Wednesday, April 17, 2024

2015 in review: Craft beer puts Wilmington on the brew map

The opening of Waterline Brewing this month rounded out a year of surging growth in the local craft beer industry. Courtesy photos.
The opening of Waterline Brewing this month rounded out a year of surging growth in the local craft beer industry. Courtesy photos.

This year was a big one for craft beer in the Port City.

With a rapid-fire influx of breweries, bottle shops and watering holes, 2015 was a turning point for putting Wilmington on the fast track to becoming a drinker’s destination.

Following the late 2014 opening of Bombers Bev Co.–a downtown beer store, bar and, often, music venue, husband-and-wife duo Kristy Gomez and Mike Duffy followed suit in early January with the midtown Hey Beer! Bottle Shop. Less than a year after opening, the couple added eight new draft pours to the store’s already hefty selection of more than 400 single brews.

Then a month later, Ironclad Brewery opened its doors on Second Street as one of a handful of downtown alehouses. That opening was just the beginning of a sudden surge of breweries popping up in and around downtown.

In March, Hops Supply Co. announced it had plans to launch a second restaurant–with an in-house brewery–in the former Bank Of America building on Front Street sometime in 2016. A few months later, Triangle-based Blackjack Brewing Co. unveiled its plans to relocate its pirate-themed establishment to the Wilmington area in 2016.

Just this month, Waterline Brewing took up shop in a rehabilitated section of the old Jacobi Hardware warehouse just under the Cape Fear Memorial Bridge. The late-year addition became the Port City’s eighth brewery, five of which have opened up within the last year.

Down in Carolina Beach, business was booming so much, so fast that the family-owned Good Hops brewery ran a successful Kickstarter campaign this summer to garner funds for additional Brite tanks and fermenters.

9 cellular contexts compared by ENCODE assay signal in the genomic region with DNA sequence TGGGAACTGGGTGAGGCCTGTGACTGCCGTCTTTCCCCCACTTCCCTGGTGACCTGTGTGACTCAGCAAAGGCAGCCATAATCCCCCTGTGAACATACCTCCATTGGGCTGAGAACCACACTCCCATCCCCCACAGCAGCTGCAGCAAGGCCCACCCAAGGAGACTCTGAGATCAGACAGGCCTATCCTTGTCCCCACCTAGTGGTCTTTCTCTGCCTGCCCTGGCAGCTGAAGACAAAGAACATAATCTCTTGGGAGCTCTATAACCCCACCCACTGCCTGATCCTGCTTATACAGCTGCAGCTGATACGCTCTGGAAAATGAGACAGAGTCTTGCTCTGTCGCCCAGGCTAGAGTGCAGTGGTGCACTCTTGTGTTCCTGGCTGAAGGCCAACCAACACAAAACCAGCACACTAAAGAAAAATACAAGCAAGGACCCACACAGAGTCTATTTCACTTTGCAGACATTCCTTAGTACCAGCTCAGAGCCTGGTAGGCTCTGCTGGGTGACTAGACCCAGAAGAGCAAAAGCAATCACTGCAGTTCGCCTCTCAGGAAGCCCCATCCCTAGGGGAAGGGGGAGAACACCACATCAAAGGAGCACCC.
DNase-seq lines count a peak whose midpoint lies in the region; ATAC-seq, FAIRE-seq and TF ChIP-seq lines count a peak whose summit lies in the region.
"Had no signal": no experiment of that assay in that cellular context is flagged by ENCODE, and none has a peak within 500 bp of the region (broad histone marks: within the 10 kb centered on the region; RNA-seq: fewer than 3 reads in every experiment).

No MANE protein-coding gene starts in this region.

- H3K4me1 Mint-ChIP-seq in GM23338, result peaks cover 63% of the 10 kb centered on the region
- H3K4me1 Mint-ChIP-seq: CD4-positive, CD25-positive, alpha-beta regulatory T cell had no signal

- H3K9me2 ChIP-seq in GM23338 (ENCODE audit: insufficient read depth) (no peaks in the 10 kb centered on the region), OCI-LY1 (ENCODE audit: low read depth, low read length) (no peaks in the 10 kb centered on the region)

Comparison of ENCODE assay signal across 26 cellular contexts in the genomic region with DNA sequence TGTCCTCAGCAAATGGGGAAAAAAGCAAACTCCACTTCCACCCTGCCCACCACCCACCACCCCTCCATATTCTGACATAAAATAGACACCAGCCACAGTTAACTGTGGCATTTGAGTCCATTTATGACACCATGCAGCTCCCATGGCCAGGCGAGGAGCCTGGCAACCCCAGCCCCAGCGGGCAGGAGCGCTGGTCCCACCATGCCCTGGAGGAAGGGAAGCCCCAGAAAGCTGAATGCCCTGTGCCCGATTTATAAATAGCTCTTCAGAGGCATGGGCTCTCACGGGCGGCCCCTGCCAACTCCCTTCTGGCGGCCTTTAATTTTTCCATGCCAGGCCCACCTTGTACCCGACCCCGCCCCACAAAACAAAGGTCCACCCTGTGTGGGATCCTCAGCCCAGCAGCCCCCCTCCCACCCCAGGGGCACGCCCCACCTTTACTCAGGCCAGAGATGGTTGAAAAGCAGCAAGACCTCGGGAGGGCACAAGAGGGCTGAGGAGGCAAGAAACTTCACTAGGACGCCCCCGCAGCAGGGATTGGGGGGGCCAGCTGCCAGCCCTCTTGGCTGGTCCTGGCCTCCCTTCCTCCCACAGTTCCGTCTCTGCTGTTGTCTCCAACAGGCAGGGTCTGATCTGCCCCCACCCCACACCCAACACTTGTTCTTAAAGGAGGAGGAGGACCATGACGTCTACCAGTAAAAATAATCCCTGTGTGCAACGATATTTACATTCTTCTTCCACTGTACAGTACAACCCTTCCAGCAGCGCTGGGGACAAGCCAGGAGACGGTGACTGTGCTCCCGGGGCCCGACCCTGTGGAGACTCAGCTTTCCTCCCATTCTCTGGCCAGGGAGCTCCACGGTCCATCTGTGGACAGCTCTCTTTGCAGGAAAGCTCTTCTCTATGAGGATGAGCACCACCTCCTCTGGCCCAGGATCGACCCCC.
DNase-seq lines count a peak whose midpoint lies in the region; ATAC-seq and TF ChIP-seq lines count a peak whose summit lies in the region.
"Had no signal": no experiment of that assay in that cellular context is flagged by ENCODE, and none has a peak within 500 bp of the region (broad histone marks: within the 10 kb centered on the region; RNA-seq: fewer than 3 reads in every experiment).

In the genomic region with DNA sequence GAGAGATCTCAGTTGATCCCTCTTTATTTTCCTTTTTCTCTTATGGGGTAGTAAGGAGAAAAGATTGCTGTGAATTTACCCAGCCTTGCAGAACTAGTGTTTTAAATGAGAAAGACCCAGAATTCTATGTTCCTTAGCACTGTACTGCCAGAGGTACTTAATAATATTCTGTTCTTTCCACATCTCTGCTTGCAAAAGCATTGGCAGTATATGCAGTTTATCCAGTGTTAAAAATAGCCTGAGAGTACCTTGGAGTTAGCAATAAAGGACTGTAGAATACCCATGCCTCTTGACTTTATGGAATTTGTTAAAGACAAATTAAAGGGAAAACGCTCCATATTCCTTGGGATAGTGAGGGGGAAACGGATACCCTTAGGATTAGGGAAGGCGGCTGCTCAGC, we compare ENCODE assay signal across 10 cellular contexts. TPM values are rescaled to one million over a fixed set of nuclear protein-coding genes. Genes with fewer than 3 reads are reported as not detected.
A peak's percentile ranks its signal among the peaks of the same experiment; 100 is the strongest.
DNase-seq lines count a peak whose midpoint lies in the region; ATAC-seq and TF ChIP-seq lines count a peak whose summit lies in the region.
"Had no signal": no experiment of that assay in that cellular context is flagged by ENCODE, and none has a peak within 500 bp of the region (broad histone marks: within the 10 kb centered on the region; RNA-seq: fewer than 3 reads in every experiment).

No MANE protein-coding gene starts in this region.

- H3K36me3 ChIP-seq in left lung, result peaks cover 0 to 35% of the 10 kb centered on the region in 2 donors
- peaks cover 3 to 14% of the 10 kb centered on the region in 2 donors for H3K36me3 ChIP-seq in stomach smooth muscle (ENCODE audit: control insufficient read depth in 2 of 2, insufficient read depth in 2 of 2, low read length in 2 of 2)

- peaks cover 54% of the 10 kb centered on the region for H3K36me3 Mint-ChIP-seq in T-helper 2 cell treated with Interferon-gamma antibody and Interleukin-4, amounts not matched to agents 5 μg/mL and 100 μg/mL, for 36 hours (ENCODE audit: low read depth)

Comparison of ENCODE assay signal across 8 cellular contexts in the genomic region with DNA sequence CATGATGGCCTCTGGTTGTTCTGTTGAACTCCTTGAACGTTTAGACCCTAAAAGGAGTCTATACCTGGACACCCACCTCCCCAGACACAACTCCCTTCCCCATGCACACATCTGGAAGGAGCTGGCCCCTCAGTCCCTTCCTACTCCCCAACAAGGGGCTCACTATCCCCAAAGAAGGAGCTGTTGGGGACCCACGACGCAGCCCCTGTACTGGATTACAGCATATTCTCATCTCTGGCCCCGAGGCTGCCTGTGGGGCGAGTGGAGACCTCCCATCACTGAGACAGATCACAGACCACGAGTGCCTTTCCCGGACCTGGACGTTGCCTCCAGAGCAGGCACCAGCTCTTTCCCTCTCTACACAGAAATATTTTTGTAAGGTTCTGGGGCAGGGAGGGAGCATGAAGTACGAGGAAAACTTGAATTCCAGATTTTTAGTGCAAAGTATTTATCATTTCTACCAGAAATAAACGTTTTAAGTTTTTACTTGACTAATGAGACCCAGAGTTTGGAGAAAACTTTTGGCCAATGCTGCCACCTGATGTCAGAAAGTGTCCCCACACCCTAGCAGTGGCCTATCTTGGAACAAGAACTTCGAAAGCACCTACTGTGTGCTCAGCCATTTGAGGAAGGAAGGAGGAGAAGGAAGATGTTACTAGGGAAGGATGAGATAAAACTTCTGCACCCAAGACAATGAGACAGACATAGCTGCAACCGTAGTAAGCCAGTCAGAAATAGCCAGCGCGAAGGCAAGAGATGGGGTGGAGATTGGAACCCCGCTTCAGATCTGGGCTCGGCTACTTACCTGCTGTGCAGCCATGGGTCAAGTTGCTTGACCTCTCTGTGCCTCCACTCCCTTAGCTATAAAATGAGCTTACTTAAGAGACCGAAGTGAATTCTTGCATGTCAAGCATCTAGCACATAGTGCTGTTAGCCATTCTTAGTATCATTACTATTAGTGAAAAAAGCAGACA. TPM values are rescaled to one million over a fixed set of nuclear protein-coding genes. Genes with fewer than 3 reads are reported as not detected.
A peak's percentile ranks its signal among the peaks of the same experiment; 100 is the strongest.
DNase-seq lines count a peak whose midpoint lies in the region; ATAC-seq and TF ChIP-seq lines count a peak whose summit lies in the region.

Wilmington’s emergence as a beer-lover’s paradise got some national attention, putting the city on the map as one of the “Top 5 Beeriest Beach Towns in America.”

It also prompted local brewers to join forces to create a guild that, among other initiatives, will help market Wilmington as a vacation spot for craft brew enthusiasts.

And it inspired Jeremy Tomlinson, co-owner of Port City Brew Bus, to create “Wilmington Ale Trail,” a print and online publication dedicated to all things craft beer has hit local newsstands.

“Every major town that has ‘x’ amount of breweries has some sort of ale trail publication or website so people can look and see what there is,” Tomlinson said in September.

The aim with “Wilmington Ale Trail” is much like that of the Brewers Guild: to market the area as a vacation spot for avid beer drinkers.

“We feel that we can become not only a destination for our beaches and the downtown area, but people can come here to go to breweries, as well,” Tomlinson said. “I do that. When I’m looking to go somewhere, I look to see what breweries are there…We already have a lot of visitors that come to town and this is just one more thing they can do.”

Hilary Snow is a reporter at Port City Daily. Reach her at

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